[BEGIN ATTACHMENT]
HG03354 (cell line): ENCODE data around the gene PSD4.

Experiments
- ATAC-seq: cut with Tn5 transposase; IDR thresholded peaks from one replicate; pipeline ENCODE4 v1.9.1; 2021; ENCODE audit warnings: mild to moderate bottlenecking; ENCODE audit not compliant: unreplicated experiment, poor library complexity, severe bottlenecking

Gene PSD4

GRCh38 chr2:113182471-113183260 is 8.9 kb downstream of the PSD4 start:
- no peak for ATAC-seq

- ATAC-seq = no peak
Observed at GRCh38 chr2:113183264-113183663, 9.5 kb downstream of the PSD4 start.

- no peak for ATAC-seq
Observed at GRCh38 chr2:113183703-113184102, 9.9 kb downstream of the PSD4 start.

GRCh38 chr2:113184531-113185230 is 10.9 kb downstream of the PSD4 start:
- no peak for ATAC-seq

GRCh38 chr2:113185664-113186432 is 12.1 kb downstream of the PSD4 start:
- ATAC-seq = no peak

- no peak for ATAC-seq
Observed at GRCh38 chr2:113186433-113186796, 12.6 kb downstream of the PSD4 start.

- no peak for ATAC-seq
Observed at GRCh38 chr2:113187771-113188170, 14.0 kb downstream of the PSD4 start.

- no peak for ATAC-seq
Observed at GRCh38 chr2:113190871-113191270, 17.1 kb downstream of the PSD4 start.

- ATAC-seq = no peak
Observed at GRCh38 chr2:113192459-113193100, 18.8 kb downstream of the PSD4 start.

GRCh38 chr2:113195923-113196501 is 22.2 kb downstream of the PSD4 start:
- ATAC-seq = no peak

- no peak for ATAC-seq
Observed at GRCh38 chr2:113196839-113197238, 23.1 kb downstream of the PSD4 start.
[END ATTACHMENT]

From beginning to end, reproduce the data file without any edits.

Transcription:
HG03354 (cell line): ENCODE data around the gene PSD4.

Experiments
- ATAC-seq: cut with Tn5 transposase; IDR thresholded peaks from one replicate; pipeline ENCODE4 v1.9.1; 2021; ENCODE audit warnings: mild to moderate bottlenecking; ENCODE audit not compliant: unreplicated experiment, poor library complexity, severe bottlenecking

Gene PSD4

GRCh38 chr2:113182471-113183260 is 8.9 kb downstream of the PSD4 start:
- no peak for ATAC-seq

- ATAC-seq = no peak
Observed at GRCh38 chr2:113183264-113183663, 9.5 kb downstream of the PSD4 start.

- no peak for ATAC-seq
Observed at GRCh38 chr2:113183703-113184102, 9.9 kb downstream of the PSD4 start.

GRCh38 chr2:113184531-113185230 is 10.9 kb downstream of the PSD4 start:
- no peak for ATAC-seq

GRCh38 chr2:113185664-113186432 is 12.1 kb downstream of the PSD4 start:
- ATAC-seq = no peak

- no peak for ATAC-seq
Observed at GRCh38 chr2:113186433-113186796, 12.6 kb downstream of the PSD4 start.

- no peak for ATAC-seq
Observed at GRCh38 chr2:113187771-113188170, 14.0 kb downstream of the PSD4 start.

- no peak for ATAC-seq
Observed at GRCh38 chr2:113190871-113191270, 17.1 kb downstream of the PSD4 start.

- ATAC-seq = no peak
Observed at GRCh38 chr2:113192459-113193100, 18.8 kb downstream of the PSD4 start.

GRCh38 chr2:113195923-113196501 is 22.2 kb downstream of the PSD4 start:
- ATAC-seq = no peak

- no peak for ATAC-seq
Observed at GRCh38 chr2:113196839-113197238, 23.1 kb downstream of the PSD4 start.